Florist And Artist Maurice Harris Believes In The Business Of Beauty
Botanical Design With The L.A.-Based Owner Of Bloom & Plume
- Interview: Collier Meyerson
- Photography: Sam Muller
The backdrop of Maurice Harris’ new Echo Park coffee shop—Bloom & Plume Coffee, located next to his longtime flower shop of the same name—is a very Maurice Harris shade of purple. Creamy, cool, and luxurious. Celebratory. It’s a purple that evokes Prince and pure royalty, but with a warm twist. The perfect purple for a community space like Harris’, where you’ll find him on most days, resplendent in his trademark purple French worker jacket and orange sneakers, standing outside, chatting animatedly to a passerby, a neighbor, a colleague, a friend.
The 37-year-old California native, who co-owns the coffee shop with his brother, has designed a serene and carefully curated space. Outside, tables and chairs are dotted with miniature versions of Harris’ floral arrangements. Inside, his logo—a Kara Walker-esque silhouette of a black boy—is hung atop colorful Moroccan market bags and booklets of postcards featuring Harris’ cult favorite portraits of black bodies wreathed in his luxe flowers. The menu—consisting of hearty toasts, waffles, drinks—is simple but beautifully sneaky. The avocado toast is called “Becky.”
Considering how busy Harris finds himself (designing floral installations for Ava DuVernay, Florence and the Machine, and this year, a flower-themed Vogue Ukraine editorial featuring it-model Alton Mason) one wonders how he found the time to open a second business while also building a healthy and honest social media presence. Harris’ Instagram followers—126,000 and growing—are regularly treated to the artist’s compositional genius for color and botanical flair. Each creation is altar-like in its harmony, vibrant and richly hued. Like Fantin-Latour goes electric.
In person, Harris—a dancer— is a flurry of movement. He is at once sarcastic and earnest, joyful and serious. Maurice, who is a friend, tells me he’s rooted in his blackness, in his gayness, in his “feminine side” and his masculine side, too. His many identities and talents bleed into one another, informing his artistry one arrangement at a time.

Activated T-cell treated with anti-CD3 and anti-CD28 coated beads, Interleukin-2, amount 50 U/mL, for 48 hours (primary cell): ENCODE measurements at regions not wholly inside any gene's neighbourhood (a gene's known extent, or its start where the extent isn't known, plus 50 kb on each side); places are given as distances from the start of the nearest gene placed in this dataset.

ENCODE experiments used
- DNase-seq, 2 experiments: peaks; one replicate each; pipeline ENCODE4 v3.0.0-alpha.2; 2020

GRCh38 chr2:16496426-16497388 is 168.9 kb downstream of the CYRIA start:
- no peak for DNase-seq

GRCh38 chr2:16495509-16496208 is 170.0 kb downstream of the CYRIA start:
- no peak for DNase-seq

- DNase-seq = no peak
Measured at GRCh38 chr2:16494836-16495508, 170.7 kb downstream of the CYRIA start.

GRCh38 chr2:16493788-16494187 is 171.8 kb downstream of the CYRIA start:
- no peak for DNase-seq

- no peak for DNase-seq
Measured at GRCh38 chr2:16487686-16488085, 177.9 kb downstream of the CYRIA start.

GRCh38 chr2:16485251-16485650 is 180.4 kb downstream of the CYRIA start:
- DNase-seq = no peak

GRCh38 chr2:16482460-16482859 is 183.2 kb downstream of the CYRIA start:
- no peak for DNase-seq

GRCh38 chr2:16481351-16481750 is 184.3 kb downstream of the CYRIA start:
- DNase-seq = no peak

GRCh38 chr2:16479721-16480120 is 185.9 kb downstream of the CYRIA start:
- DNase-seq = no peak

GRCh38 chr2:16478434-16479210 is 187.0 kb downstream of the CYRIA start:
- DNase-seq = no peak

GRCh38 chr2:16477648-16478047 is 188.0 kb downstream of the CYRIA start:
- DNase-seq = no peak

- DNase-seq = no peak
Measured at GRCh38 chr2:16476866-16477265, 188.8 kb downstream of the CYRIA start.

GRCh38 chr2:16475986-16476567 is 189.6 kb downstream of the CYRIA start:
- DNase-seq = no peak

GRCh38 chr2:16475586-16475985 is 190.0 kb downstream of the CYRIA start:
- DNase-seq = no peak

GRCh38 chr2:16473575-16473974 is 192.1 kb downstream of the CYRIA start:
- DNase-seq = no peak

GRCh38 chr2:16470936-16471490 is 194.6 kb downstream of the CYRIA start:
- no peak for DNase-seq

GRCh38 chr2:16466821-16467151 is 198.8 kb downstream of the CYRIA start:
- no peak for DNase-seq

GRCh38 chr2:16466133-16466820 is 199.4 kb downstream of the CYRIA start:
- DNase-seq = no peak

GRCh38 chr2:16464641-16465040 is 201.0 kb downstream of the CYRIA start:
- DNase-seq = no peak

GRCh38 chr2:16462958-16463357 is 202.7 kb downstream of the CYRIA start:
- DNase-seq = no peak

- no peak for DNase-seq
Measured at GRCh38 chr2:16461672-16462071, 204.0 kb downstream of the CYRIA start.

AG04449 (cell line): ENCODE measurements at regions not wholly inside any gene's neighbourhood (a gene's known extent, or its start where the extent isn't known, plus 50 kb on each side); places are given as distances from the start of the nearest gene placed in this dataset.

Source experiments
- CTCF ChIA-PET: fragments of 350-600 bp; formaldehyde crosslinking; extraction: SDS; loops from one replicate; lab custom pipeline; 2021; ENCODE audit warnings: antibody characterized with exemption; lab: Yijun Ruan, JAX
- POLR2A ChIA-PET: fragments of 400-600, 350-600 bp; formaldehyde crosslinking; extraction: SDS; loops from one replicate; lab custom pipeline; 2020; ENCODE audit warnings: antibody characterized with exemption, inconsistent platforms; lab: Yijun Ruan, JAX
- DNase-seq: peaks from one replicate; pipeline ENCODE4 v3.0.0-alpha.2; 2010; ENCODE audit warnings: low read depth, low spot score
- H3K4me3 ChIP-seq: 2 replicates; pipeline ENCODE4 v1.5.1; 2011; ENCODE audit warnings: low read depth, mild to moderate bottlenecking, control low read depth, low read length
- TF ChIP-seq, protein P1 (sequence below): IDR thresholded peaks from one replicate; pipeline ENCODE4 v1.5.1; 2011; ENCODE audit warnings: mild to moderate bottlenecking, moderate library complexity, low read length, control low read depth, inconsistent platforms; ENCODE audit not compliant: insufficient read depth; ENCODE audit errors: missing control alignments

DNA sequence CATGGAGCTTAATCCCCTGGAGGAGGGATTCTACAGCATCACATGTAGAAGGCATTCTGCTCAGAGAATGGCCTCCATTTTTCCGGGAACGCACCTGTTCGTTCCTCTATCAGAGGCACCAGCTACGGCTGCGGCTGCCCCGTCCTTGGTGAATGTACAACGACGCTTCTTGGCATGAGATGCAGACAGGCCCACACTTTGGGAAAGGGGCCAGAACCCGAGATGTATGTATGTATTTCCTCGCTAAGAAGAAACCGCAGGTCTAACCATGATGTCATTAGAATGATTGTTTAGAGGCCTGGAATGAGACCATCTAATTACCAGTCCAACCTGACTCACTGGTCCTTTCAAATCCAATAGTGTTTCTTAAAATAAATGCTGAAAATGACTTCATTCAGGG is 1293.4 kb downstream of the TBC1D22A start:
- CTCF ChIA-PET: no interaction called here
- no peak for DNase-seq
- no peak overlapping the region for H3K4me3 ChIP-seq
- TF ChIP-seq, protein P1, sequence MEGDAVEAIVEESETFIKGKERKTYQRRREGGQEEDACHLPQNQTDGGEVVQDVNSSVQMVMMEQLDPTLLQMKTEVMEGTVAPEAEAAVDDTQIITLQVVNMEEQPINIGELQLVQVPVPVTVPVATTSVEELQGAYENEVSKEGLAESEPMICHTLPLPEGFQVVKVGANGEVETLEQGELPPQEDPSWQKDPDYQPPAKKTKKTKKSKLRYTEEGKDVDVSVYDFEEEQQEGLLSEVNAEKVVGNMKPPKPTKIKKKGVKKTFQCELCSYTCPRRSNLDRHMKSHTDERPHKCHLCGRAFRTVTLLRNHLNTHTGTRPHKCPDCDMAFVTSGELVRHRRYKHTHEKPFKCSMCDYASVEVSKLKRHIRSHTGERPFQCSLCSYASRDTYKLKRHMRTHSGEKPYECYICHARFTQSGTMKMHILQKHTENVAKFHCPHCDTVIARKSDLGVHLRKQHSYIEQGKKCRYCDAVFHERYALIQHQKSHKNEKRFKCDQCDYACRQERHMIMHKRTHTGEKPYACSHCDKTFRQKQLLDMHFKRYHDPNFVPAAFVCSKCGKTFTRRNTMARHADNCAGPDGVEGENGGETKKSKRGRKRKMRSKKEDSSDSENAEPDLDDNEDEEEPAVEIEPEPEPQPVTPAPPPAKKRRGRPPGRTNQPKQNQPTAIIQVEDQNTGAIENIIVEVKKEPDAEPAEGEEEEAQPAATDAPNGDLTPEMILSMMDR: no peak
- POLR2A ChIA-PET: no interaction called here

What was the first arrangement you ever made?
I think it was for the last day of elementary school. I was going to Lemon Grove Middle School and picked flowers around my house and made an arrangement for my teacher, who was a big inspiration to me. My mom was like, “Sure, but I’m not giving you any money.” I think we had a lemon tree in my backyard and some geraniums. I had some easter tinsel lying around. It was a mess.
What do you call your practice?
These days I say I’m an artist and flowers are the medium I use to communicate my ideas. We do what we know or what we’re exposed to. I watched my grandmother create arrangements and hats since I was really little—she really inspired me. Seeing her making things, and specifically flowers, I thought, “Oh I could figure this out.” My mom is also super creative. I’d see her crafting.
What do you fantasize about for your art?
I really want to create environments and experiences for people. One of the people I look up to is Nick Cave. He did this whole dance and installation experience in New York recently that my friend saw. And as he was sitting there, [my friend] was like, “This is so you, I can’t wait for you to do this in your way.” I want to be paid to be creative, to have a creative voice. My ideas can sometimes be grand so it’s not always easy to execute. To do that would be magical.
You used to design window displays for Juicy Couture. How’d you get from windows to flowers?